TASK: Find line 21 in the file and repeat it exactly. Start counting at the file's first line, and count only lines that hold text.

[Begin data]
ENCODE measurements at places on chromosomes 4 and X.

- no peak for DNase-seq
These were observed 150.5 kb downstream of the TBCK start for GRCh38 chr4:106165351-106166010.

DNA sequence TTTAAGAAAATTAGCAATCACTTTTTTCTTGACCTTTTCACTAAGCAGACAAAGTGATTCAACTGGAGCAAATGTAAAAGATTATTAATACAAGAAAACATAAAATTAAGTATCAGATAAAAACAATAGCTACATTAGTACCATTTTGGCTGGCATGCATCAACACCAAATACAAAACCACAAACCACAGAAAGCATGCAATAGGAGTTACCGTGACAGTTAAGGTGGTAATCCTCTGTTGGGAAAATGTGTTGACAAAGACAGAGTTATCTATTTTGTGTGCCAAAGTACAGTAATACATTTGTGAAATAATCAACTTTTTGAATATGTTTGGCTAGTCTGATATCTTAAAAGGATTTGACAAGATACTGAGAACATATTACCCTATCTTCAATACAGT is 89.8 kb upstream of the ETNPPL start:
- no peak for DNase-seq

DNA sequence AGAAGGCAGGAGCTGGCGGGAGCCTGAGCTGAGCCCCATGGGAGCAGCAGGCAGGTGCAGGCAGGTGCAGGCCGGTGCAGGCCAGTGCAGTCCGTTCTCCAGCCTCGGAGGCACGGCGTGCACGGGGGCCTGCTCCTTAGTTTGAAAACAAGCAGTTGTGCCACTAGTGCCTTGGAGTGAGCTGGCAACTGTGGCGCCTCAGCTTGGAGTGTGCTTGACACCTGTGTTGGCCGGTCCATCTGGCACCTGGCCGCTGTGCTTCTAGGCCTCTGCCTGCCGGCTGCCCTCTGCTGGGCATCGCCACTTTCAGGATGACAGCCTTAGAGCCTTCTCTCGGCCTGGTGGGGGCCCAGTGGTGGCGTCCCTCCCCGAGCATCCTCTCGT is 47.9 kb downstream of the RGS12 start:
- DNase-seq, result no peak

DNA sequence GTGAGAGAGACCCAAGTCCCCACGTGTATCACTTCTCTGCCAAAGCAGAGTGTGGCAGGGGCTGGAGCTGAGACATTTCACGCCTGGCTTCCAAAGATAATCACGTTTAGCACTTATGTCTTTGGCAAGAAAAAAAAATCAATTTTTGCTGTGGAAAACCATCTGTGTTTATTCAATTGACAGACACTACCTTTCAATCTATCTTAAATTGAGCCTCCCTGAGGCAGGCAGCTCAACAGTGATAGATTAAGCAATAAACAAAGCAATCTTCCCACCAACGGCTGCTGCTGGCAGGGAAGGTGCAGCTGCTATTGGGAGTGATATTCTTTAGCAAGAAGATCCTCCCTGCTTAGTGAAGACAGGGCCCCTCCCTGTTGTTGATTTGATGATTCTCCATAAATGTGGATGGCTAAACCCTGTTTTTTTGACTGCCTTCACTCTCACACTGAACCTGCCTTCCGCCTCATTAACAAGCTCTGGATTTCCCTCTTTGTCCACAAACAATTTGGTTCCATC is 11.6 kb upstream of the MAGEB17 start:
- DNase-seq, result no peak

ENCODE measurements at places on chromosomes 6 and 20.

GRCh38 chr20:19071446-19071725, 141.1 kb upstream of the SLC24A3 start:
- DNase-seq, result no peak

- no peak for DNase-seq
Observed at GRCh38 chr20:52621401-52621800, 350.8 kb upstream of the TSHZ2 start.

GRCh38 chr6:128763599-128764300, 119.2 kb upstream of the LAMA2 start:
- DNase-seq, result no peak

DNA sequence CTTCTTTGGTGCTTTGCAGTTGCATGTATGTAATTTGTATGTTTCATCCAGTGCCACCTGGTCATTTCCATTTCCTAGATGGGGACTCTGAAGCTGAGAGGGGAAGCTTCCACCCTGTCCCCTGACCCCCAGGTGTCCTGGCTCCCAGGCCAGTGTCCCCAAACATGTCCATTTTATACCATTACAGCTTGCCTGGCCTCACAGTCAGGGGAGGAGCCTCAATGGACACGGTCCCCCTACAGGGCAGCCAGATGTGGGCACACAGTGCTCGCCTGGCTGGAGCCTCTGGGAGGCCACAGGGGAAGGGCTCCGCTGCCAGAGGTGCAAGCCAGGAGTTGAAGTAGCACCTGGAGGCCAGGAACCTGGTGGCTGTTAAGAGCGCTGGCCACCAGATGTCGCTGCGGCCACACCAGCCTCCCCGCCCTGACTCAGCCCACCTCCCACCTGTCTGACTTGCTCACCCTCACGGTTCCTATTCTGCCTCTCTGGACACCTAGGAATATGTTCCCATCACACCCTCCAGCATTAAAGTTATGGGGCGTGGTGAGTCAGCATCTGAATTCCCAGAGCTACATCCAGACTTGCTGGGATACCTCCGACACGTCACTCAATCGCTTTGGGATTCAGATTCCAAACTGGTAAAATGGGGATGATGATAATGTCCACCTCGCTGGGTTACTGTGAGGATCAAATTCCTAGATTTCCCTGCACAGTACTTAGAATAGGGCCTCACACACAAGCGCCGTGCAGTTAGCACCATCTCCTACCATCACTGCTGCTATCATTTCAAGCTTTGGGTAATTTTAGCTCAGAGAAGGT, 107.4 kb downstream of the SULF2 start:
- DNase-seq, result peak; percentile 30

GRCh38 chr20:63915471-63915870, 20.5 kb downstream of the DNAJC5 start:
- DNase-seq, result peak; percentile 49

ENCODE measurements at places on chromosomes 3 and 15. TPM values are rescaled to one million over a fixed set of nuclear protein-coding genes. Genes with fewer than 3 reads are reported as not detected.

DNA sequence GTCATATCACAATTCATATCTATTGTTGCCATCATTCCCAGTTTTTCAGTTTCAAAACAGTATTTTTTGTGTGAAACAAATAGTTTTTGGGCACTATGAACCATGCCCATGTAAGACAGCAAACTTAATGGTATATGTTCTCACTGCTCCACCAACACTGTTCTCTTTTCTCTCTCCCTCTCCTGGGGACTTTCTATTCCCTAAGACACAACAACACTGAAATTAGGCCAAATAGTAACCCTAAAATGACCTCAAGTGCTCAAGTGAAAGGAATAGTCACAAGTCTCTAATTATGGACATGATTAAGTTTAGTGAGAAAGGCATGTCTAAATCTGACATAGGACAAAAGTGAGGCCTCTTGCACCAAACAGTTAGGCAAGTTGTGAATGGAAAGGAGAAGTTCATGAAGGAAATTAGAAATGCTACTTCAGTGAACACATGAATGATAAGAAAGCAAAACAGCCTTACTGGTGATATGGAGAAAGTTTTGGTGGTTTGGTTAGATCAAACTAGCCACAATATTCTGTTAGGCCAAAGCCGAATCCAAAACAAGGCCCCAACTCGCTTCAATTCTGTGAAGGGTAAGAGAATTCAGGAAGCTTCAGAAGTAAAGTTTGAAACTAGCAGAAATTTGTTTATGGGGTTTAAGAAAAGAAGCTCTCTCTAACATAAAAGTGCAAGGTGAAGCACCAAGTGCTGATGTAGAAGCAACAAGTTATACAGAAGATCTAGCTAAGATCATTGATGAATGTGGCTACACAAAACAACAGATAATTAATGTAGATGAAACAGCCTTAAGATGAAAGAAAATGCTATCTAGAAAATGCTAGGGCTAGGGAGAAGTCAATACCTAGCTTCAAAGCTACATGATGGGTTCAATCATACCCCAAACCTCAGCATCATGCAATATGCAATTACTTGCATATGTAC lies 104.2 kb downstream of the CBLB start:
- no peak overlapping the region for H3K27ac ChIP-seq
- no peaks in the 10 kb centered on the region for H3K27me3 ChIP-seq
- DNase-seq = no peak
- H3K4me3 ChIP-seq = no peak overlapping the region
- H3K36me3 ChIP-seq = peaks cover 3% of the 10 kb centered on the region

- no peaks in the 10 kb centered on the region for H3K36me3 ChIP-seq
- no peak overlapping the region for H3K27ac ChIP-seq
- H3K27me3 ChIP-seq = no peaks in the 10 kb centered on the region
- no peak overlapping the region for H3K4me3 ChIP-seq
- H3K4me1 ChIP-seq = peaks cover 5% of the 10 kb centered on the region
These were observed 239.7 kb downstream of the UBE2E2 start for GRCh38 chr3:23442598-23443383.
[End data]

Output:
ENCODE measurements at places on chromosomes 3 and 15. TPM values are rescaled to one million over a fixed set of nuclear protein-coding genes. Genes with fewer than 3 reads are reported as not detected.